A fight breaks out in the lunchroom and the principal needs to figure out who started it.  But when she asks witnesses what they saw, she hears conflicting accounts. Why might these accounts differ? As students wrestle with this question, they will hone the ability to reconcile conflicting claims, consider multiple perspectives and evaluate the reliability of sources. Not only does this lesson engage students, it helps to lay the foundation for historical thinking throughout the year.

Image: Girl Scout Building Lunchroom, New York City. Gottscho-Schleisner, Inc. From the Library of Congress.


I like the lessons presented by SHEG, and I am grateful that they made them available to the public. With this lesson, however, I don't understand how students can be engaged with some of the questions if there is no real example given of a fight scenario. Can anybody chime in here?
I am a student teacher and I was looking for a way to introduce students to historical thinking skills. They loved this lesson but Lunchroom fight 2 went even better on day two.
This looks fantastic. Planning on doing it this year. I'm making some changes though. I'm going to use the example of a shooting. There's a great documentary called 3/12 minutes, 10 bullets about the shooting of Jordan Davis. The truth is, you could use any of the recent shootings of unarmed african americans by police, even though my example from the documentary is not a shooting by police. I'm just going to change some of the questions to fit and place them in the jury box. It achieves the same chance at analysis. Just felt it was more pertinent to the time.
I am using this lesson next week. I feel the students will be engaged in the learning.
I really look forward to using this lesson. It reminds me of the 1950 Japanese film "Rashomon," in which 4 different people witness the same crime but have different accounts of what happened. I'm totally revamping our Social Studies curriculum and plan on fully utilizing the SHEG work! Thanks!
I used this with my 6th-8th Social Studies classes. Awesome! I centered the discussion around a video clip showing a lunchroom fight from the movie Spiderman. The kids loved it and really connected with it. This was the first lesson plan I've used from this curriculum, and I am so excited for more. I cannot give enough thanks to the people who have created these!!
I used this activity the second day of school and had the students work in pairs. Not only was it highly engaging, since the students can relate to the story and the role of the principal, but they developed an appreciation for the challenges a historian has to engage in their effort to arrive at the truth. The students also arrived upon the notion that historians must be fair-minded and just in their efforts as their written work can influence how future generations think about the past. I will be using this activity again next year!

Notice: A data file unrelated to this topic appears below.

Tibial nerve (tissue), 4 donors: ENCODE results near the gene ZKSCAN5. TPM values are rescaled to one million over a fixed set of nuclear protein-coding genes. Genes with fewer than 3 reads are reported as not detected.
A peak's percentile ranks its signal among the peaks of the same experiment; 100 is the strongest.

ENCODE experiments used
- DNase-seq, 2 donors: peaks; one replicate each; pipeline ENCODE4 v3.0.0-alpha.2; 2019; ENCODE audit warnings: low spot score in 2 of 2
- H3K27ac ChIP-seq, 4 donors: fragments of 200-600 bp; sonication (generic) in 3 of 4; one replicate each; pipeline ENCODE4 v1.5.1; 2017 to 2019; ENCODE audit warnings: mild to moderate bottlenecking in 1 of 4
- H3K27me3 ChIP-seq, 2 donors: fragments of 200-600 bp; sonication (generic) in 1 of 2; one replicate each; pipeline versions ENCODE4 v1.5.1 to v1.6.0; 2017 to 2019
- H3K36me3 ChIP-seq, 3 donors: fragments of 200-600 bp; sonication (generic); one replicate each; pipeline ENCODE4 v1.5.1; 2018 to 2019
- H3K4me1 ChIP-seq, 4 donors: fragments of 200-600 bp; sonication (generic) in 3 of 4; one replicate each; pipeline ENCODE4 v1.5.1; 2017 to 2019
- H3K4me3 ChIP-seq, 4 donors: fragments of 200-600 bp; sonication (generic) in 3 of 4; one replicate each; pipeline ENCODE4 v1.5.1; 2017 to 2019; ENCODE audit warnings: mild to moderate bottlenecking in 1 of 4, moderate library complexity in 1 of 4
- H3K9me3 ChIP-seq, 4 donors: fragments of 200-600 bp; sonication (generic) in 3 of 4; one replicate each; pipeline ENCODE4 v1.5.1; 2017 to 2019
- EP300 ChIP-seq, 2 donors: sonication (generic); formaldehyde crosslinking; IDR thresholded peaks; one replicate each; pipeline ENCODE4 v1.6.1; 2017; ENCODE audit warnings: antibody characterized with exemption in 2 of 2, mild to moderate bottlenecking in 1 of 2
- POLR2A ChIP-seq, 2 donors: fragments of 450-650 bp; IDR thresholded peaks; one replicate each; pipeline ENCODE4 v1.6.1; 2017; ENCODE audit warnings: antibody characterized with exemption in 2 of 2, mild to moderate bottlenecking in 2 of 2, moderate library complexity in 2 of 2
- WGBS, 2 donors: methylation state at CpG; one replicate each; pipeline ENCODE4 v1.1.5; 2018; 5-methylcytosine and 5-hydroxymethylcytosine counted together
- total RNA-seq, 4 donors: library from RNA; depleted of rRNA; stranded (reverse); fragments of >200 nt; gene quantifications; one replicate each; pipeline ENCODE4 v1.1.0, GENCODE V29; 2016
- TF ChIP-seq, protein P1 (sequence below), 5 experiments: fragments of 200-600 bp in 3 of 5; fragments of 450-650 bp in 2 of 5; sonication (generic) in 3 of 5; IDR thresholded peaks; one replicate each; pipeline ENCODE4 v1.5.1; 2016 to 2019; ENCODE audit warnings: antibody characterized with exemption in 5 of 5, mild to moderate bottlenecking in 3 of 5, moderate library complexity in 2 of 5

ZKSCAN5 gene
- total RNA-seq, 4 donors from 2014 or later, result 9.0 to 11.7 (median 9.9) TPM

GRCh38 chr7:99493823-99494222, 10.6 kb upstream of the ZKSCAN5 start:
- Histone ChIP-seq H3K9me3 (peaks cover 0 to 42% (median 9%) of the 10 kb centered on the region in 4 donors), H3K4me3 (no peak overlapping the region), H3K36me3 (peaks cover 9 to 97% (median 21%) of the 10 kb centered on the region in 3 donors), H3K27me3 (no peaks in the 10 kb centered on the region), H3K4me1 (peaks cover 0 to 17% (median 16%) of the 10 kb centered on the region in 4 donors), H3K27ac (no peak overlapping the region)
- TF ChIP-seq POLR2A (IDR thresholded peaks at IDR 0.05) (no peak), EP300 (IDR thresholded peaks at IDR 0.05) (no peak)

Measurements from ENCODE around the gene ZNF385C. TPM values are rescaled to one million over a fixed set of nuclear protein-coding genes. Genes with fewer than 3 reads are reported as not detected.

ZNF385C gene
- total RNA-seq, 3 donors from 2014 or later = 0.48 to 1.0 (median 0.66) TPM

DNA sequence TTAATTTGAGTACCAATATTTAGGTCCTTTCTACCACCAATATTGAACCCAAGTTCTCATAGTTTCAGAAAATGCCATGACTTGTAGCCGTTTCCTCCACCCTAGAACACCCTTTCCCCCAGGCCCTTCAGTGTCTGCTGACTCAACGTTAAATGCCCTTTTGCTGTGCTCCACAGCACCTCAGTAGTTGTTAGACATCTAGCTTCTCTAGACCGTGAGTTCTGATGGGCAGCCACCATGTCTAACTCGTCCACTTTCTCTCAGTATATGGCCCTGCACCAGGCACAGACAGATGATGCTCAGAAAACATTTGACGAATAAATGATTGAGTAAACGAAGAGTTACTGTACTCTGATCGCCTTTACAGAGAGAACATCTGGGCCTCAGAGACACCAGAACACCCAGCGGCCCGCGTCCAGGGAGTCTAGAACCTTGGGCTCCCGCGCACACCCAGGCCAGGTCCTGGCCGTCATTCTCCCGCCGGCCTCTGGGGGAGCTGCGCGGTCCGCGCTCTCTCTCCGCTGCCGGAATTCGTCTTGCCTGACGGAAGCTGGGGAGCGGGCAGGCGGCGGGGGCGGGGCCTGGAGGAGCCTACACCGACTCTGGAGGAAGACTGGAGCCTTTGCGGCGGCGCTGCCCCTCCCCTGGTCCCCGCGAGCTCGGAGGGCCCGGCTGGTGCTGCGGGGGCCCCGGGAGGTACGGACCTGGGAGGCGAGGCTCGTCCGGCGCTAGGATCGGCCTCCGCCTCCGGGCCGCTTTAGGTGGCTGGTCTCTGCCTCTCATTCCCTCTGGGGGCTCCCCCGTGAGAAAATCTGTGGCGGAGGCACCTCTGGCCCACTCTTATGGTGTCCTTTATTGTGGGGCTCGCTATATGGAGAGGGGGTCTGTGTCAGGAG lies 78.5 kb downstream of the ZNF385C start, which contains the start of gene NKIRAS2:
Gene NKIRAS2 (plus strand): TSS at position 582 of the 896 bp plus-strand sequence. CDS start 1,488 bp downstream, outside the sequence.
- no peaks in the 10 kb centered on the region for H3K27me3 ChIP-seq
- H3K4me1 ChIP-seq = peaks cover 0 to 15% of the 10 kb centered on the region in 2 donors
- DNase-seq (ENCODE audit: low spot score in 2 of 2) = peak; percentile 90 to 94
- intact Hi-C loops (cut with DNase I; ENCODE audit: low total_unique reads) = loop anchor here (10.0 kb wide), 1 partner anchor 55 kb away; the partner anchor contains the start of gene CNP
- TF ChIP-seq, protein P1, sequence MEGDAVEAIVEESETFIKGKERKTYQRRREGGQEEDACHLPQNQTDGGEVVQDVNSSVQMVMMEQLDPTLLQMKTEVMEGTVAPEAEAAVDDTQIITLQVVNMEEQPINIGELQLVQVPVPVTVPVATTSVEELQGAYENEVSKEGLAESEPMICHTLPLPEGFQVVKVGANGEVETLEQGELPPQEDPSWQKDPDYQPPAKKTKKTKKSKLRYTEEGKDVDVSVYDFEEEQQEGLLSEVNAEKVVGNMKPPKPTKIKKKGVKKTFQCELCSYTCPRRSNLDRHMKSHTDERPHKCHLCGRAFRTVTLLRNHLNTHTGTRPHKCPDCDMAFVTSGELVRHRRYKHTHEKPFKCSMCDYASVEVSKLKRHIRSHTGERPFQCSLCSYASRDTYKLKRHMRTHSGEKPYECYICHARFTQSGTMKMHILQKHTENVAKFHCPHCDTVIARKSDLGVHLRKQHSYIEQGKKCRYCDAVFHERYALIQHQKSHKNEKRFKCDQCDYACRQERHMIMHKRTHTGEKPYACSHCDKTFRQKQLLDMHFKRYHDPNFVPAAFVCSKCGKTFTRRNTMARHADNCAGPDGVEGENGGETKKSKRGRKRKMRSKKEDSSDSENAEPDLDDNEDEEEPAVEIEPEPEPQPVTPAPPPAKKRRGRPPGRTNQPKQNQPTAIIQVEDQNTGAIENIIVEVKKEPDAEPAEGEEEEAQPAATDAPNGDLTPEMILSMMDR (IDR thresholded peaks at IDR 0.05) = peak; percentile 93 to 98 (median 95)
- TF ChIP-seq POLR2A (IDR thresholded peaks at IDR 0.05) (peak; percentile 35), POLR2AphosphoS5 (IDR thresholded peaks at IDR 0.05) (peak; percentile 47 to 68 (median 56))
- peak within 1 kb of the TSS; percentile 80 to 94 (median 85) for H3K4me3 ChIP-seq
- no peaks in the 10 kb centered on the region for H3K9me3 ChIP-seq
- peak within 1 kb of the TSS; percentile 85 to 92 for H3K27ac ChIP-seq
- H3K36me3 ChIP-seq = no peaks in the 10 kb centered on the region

I love this lesson. I used it on my first full day of classes, and it worked incredibly well. This site has been so useful to my teaching. I love using primary docs in my classes, and the structure of these lessons is very useful.
This is such a useful resource (overall) to begin teaching History with - thank you! Where I teach we don't have "lunchrooms" and, as a new teacher, didn't feel as if I could pull off the "have you heard?!" line. So, instead, I used the context of the movie "Mean Girls." I showed students the scene in which the characters are making animal noises and fighting in the lunchroom and asked what would they do if they were the principal. They loved it!
I used this on the second day of school to get students to start thinking critically and historically and it worked great. As I was passing out the handouts, I said casually to the students, "Hey, did you guys hear about the fight in the lunch room yesterday?" They started trying to figure out what lunch it was and were asking questions and I just let them engage as I finished handing out the worksheets. A few of them looked down at the worksheet to see where I was going with it. It really hooked the students from the outset to engage. I agree with question 2 that there may be too many examples which doesn't give the kids a lot to expand upon. Otherwise, great lesson which will set us up for the rest of the school year! Thanks!
First, I am immensely grateful for these lesson plans. They are so helpful, especially as I start my first year of teaching. I agree that objectives would be helpful if written in the format of "Students will be able to . . ." and using verbs from higher levels of bloom's taxonomy.
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